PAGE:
FSTimeoutError with various notebooks using NOAA grib2 data


I am looking for a kerchunk example with grib2 files. However I keep getting FSTimeoutError errors when running notebooks pointing to NOAA grib2 data on S3. Last in line is GEFS Kerchunk · GitHub. In that particular instance, I get this sequence :

The link in AioReadTimeoutError downloads just fine when I click on it. Hints anyone ?



Apologies if this is not helpful, but I suspect fsspec may be to blame here. I’ve often hit similar timeouts there. Since these URLs are public anyway we have had better luck accessing them directly over http, and/or using the gdal virtual filesystem interface (either over S3 or http).


Thank you! Here’s a change that worked this morning :
< fs_s3 = fsspec.filesystem(‘s3’, anon = True)

> from s3fs import S3FileSystem
> fs_s3 = S3FileSystem()

No idea whether this is due to today being another day but I could run the GEFS notebook fine.

There was an intermittent problem with kerchunked grib files that was fixed in kerchunk=0.1.1, released about 10 days ago on conda-forge.

Here’s a notebook for GEFS that combines along the forecast dates (as well as the dimensions in the notebook of @Peter_Marsh) and parallelizes the various combine steps: https://nbviewer.org/gist/rsignell-usgs/ce2c9faeeb006bbd189a8818ffadb133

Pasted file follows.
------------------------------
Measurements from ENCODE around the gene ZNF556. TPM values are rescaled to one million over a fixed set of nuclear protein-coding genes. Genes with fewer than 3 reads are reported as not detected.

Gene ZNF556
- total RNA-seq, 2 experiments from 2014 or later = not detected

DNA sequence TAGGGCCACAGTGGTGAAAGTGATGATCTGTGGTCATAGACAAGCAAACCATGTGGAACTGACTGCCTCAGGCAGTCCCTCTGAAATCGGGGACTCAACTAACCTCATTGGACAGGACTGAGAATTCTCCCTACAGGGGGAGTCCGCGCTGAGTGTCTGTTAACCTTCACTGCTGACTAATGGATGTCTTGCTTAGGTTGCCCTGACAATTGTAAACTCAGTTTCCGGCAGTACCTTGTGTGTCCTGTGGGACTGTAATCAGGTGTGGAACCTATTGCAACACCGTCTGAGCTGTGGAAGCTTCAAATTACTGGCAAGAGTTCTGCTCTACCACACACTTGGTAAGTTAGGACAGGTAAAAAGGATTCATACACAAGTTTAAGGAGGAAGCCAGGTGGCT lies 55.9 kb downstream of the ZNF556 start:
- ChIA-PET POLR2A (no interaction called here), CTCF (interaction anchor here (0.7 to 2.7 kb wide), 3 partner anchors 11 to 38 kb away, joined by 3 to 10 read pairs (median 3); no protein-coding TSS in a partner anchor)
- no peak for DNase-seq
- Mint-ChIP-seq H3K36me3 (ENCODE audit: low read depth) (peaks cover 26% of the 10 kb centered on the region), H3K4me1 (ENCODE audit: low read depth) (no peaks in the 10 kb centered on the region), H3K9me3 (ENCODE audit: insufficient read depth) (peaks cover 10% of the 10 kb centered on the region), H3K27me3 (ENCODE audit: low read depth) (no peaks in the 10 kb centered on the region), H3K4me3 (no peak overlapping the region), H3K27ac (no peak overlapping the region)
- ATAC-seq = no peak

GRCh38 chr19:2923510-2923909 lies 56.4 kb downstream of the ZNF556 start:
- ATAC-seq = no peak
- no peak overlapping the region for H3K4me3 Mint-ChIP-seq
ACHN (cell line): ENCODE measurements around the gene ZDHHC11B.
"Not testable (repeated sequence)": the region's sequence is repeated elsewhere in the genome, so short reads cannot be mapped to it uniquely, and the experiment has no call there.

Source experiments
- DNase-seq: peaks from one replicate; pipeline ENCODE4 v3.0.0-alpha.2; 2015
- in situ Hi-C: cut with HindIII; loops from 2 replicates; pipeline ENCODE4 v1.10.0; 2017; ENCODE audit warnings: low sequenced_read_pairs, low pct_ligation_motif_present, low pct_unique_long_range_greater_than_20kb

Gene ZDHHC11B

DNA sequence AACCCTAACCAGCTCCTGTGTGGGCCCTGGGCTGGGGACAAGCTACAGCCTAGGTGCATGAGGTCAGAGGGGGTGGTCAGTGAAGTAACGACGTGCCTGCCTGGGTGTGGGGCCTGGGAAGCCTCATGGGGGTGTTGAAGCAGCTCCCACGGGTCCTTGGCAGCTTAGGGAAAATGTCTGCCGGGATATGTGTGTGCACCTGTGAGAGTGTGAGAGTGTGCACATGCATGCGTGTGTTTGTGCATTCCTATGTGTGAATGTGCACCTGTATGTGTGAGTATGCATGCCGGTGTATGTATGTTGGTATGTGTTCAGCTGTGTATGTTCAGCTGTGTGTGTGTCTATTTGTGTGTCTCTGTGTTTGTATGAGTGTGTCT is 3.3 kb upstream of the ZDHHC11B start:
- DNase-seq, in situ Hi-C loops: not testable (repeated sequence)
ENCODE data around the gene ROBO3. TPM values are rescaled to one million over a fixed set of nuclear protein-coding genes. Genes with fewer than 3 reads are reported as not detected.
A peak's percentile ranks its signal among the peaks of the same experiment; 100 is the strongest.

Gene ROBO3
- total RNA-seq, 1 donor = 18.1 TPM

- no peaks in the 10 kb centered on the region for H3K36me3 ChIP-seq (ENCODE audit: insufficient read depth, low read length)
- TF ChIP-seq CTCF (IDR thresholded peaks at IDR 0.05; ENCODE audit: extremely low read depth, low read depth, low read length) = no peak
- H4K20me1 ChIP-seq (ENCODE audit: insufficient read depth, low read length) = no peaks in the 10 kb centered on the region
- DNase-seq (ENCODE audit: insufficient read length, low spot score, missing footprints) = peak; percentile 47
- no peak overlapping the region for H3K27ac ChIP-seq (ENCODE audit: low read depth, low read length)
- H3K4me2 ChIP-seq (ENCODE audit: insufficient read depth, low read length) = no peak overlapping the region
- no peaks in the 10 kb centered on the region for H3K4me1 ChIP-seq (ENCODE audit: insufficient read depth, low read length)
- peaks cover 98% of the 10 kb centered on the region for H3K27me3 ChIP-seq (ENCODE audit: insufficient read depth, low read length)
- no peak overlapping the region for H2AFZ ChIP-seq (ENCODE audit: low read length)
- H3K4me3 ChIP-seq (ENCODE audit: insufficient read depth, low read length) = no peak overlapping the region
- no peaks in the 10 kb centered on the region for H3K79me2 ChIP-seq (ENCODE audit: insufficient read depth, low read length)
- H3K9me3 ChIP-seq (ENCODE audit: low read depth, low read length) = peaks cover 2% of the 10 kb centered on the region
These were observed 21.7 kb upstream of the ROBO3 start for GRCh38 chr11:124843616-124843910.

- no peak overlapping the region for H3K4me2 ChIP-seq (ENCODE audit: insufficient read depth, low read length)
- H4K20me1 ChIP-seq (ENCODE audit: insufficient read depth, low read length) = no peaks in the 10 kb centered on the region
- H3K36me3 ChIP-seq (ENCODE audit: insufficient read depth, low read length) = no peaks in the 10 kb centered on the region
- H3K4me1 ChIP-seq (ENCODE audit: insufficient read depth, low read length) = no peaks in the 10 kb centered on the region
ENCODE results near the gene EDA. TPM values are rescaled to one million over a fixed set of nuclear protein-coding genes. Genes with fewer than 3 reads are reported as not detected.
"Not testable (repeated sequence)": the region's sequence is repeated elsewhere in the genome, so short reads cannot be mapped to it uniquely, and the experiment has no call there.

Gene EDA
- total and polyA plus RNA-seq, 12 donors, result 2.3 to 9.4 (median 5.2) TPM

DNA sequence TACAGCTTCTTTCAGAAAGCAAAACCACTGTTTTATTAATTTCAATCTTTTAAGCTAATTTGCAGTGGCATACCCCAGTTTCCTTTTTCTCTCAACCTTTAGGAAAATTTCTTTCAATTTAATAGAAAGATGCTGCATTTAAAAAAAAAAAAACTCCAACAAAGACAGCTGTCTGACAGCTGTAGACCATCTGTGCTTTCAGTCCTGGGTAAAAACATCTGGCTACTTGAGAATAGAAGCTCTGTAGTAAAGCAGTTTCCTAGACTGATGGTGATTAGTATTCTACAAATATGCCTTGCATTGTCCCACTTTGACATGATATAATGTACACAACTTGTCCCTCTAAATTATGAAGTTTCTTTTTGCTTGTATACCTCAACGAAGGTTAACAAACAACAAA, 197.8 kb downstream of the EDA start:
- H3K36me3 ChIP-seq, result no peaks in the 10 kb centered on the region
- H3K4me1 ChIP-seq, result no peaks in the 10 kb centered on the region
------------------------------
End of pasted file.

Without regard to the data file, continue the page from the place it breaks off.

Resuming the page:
Here is a snapshot of the result (and a graphic just to show it’s working):

That’s a pretty hefty notebook @rsignell. Thank you !

I updated my conda environment packages (I had kerchunk v0.1.1 already) and your notebook ran but I still have a couple of issues with Dask (that I’ll have to get better acquainted with first). Probably has a lot to do with my laptop being 10 ys old with 8 GB RAM though. I could see tons of messages about memory use that hint at my machine being not ready for this. Or I have to play with # workers.

What I’m really after is to use kerchunk as part of a workflow that requires files be generated in grib2 format so I figured generating kerchunk “indexes” at the same time would be an idea to explore. We’re talking HPC so tons of cores. Does that sound like a reasonable idea ?

Thanx again. Your notebook is going to be reference material for me.

P.S. I always stumble when installing cartopy in a conda-environment. What a PITA :slight_smile: